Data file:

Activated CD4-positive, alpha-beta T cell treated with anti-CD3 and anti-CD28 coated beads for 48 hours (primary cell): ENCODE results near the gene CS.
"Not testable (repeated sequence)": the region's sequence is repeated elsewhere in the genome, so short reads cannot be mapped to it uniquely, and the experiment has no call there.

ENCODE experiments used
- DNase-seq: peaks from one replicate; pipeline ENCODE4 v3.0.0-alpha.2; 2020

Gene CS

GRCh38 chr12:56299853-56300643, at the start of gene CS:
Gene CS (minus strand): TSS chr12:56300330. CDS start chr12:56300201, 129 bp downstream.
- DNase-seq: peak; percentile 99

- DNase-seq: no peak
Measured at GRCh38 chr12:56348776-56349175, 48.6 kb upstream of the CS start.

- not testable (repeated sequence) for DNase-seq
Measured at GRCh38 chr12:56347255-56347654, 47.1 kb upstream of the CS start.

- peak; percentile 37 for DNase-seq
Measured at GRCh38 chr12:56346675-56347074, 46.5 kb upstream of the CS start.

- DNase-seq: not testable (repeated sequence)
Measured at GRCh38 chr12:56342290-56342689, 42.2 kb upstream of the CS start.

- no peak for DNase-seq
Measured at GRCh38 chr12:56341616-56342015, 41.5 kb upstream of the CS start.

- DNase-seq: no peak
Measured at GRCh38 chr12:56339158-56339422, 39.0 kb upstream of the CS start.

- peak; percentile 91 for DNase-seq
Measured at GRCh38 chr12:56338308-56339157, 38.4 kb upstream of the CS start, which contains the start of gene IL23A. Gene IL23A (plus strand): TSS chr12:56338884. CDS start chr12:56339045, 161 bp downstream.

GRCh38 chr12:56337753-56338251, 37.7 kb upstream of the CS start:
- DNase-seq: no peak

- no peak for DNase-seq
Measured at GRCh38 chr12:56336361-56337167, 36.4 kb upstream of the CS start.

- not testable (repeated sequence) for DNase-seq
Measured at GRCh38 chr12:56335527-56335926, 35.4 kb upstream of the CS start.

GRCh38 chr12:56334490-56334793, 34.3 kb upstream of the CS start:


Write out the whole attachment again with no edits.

Activated CD4-positive, alpha-beta T cell treated with anti-CD3 and anti-CD28 coated beads for 48 hours (primary cell): ENCODE results near the gene CS.
"Not testable (repeated sequence)": the region's sequence is repeated elsewhere in the genome, so short reads cannot be mapped to it uniquely, and the experiment has no call there.

ENCODE experiments used
- DNase-seq: peaks from one replicate; pipeline ENCODE4 v3.0.0-alpha.2; 2020

Gene CS

GRCh38 chr12:56299853-56300643, at the start of gene CS:
Gene CS (minus strand): TSS chr12:56300330. CDS start chr12:56300201, 129 bp downstream.
- DNase-seq: peak; percentile 99

- DNase-seq: no peak
Measured at GRCh38 chr12:56348776-56349175, 48.6 kb upstream of the CS start.

- not testable (repeated sequence) for DNase-seq
Measured at GRCh38 chr12:56347255-56347654, 47.1 kb upstream of the CS start.

- peak; percentile 37 for DNase-seq
Measured at GRCh38 chr12:56346675-56347074, 46.5 kb upstream of the CS start.

- DNase-seq: not testable (repeated sequence)
Measured at GRCh38 chr12:56342290-56342689, 42.2 kb upstream of the CS start.

- no peak for DNase-seq
Measured at GRCh38 chr12:56341616-56342015, 41.5 kb upstream of the CS start.

- DNase-seq: no peak
Measured at GRCh38 chr12:56339158-56339422, 39.0 kb upstream of the CS start.

- peak; percentile 91 for DNase-seq
Measured at GRCh38 chr12:56338308-56339157, 38.4 kb upstream of the CS start, which contains the start of gene IL23A. Gene IL23A (plus strand): TSS chr12:56338884. CDS start chr12:56339045, 161 bp downstream.

GRCh38 chr12:56337753-56338251, 37.7 kb upstream of the CS start:
- DNase-seq: no peak

- no peak for DNase-seq
Measured at GRCh38 chr12:56336361-56337167, 36.4 kb upstream of the CS start.

- not testable (repeated sequence) for DNase-seq
Measured at GRCh38 chr12:56335527-56335926, 35.4 kb upstream of the CS start.

GRCh38 chr12:56334490-56334793, 34.3 kb upstream of the CS start: